But here's the thing: the dozens of rapes committed between 1976 and 1979? He'll never be formally charged for them, even though he's admitted to them. The statute of limitations is up. He was still sentenced to life without parole.

Michelle McNamara was unofficially given a lot of the credit

When news broke that the Golden State Killer had been arrested, those who had read Michelle McNamara's work and followed her in her quest to ID the man behind the name were quick to praise her — and there's a few coincidences that are worth mentioning. According to CNN, DeAngelo's arrest came just four days after the second anniversary of her untimely death. And the date? It was DNA Day, a "holiday" that celebrates the advances science has made in DNA research. McNamara, they say, firmly believed that in the end, it would be DNA that would find the killer — and it was.

Marie Claire took a look at just how much impact McNamara's research — front and center in the HBO docuseries I'll Be Gone in the Dark — had. They said that while her profile was incredibly accurate, police were hesitant in giving official credit. According to Sacramento County Sheriff Scott Jones, "It kept interest and tips coming in but other than that there was no information extracted from that book that directly led to the apprehension." 

But according to The Guardian, the victims said differently. Many credited McNamara — and her posthumously published book of the same name as the HBO series — at DeAngelo's confessional hearing. And Vulture says that Paul Holes from the Contra Costa Sheriff's Office gave her a ton of credit, too, calling her research "a gold mine."

DNA has been instrumental in solving other cases recently, too

Finding a killer via the DNA of a family member is a fairly new thing, but when it was used in the Golden State Killer case, that wasn't a first. According to the BBC, the first time a murderer was captured thanks to family DNA was to solve the 2002 rape and murder of an elderly widow named Gladys Godfrey.

The 87-year-old Godfrey was attacked in her Nottinghamshire home, and the extent of her injuries was so severe that law enforcement didn't allow her niece to identify her body. They called it "one of, if not the most horrendous case, that we have ever investigated."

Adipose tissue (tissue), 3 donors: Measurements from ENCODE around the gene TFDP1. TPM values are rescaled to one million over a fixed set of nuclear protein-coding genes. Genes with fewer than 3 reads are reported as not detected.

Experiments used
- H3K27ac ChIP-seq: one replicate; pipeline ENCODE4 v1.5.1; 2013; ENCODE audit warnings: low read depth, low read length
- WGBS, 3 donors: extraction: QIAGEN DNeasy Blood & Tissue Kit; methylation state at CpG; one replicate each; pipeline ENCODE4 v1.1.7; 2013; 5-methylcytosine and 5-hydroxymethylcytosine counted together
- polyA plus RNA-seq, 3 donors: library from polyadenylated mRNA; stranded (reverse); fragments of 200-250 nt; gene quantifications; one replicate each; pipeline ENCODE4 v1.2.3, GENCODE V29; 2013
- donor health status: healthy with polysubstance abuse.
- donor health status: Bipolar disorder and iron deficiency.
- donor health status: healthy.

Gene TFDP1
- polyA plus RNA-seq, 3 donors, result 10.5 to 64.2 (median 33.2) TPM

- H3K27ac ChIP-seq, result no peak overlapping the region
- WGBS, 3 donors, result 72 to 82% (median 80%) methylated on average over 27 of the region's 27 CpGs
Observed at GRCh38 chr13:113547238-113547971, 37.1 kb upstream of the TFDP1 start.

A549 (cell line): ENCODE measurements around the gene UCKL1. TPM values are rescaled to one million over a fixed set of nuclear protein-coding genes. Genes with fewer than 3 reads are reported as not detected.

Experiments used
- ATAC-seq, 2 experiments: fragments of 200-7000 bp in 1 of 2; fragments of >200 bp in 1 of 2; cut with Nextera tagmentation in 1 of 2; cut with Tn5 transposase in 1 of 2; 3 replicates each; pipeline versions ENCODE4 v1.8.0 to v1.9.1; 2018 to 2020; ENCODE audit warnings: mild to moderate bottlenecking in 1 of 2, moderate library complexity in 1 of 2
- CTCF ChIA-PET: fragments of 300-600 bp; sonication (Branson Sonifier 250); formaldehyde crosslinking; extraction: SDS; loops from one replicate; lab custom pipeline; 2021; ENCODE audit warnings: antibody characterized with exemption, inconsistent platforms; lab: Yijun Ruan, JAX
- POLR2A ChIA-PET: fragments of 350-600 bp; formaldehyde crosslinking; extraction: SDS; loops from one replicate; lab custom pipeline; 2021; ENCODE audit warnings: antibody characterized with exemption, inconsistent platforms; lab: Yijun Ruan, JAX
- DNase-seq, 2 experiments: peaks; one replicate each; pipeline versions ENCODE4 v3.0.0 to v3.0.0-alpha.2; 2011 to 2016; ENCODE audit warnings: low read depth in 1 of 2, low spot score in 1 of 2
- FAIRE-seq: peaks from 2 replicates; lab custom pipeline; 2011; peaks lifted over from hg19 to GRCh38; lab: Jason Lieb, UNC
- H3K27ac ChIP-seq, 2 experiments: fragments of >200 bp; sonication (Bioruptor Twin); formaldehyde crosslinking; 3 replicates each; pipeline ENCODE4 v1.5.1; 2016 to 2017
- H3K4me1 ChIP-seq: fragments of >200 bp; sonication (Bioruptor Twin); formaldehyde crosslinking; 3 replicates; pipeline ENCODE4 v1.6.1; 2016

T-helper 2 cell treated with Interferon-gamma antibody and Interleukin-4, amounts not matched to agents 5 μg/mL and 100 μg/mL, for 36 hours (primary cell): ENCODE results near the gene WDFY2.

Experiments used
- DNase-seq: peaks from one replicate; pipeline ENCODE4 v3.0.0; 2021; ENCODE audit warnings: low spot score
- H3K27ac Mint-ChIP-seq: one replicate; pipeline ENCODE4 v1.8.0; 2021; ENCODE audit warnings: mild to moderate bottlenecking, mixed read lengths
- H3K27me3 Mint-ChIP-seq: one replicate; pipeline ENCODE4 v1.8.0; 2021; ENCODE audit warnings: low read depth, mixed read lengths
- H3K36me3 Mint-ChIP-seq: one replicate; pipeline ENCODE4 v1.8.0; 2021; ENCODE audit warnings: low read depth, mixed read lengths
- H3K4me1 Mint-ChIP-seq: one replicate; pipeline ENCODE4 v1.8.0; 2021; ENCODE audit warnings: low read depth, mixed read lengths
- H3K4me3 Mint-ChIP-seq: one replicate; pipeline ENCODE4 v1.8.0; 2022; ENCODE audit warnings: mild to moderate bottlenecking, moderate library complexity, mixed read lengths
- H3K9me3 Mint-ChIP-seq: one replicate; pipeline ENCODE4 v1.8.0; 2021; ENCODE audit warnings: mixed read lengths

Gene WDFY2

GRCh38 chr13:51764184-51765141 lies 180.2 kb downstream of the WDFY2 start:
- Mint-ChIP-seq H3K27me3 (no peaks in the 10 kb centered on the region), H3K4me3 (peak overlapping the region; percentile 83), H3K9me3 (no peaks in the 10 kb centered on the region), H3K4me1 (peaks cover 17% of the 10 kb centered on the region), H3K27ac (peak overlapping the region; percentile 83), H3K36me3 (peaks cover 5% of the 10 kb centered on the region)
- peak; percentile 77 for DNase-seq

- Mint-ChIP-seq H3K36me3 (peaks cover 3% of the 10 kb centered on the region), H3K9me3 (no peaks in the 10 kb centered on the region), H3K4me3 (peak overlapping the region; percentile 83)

The killer remained unidentified and at large for a year, even though they had samples of his DNA from the scene. There was no match in any national database, and here's where the Forensic Intelligence Bureau comes in. They started looking for close DNA matches instead of exact, and the results were a fairly long list of names... but a list, nonetheless. After factoring in geographical information, they homed in on 21-year-old Jason Ward. The DNA matched, Ward was arrested, entered a guilty plea, and was handed a life sentence. In the UK alone, familial DNA techniques have been used in 212 criminal cases between 2009 and 2018.

It's opened an ethical can of worms

Surely, any tools that allow serial offenders to be brought to justice and put behind bars for a long, long time is a good thing... right? It turns out that it's not so clear-cut, and the use of familial DNA in criminal cases has kicked up a massive ethical debate. According to Drexel University professor of law Robert Field, one of the biggest problems is that while some DNA testing firms don't allow their DNA to be accessed by police, some do... and the distinction isn't always clear to anyone who's submitting a DNA sample.

There's another problem: most of these companies aren't updating their own policies and procedures fast enough to keep up with advances in DNA technology, and that can leave them — and their customers — open to loopholes.

PSMag says there's questions about what other doors this will open. If police have access to everyone's DNA, who else will? Will employers or insurance companies be able to use it to discriminate against applicants? Will medical facilities soon be able to access DNA samples for research? Are you cool with that?

The debate might not be entirely new — Mercury News says that California's attempts to create a DNA database in the 1990s were met with a "buzz-saw of opposition" — but with continued advances in the science, there's many that say future-proofed laws designed to protect people's privacy needs to be put in place sooner than later.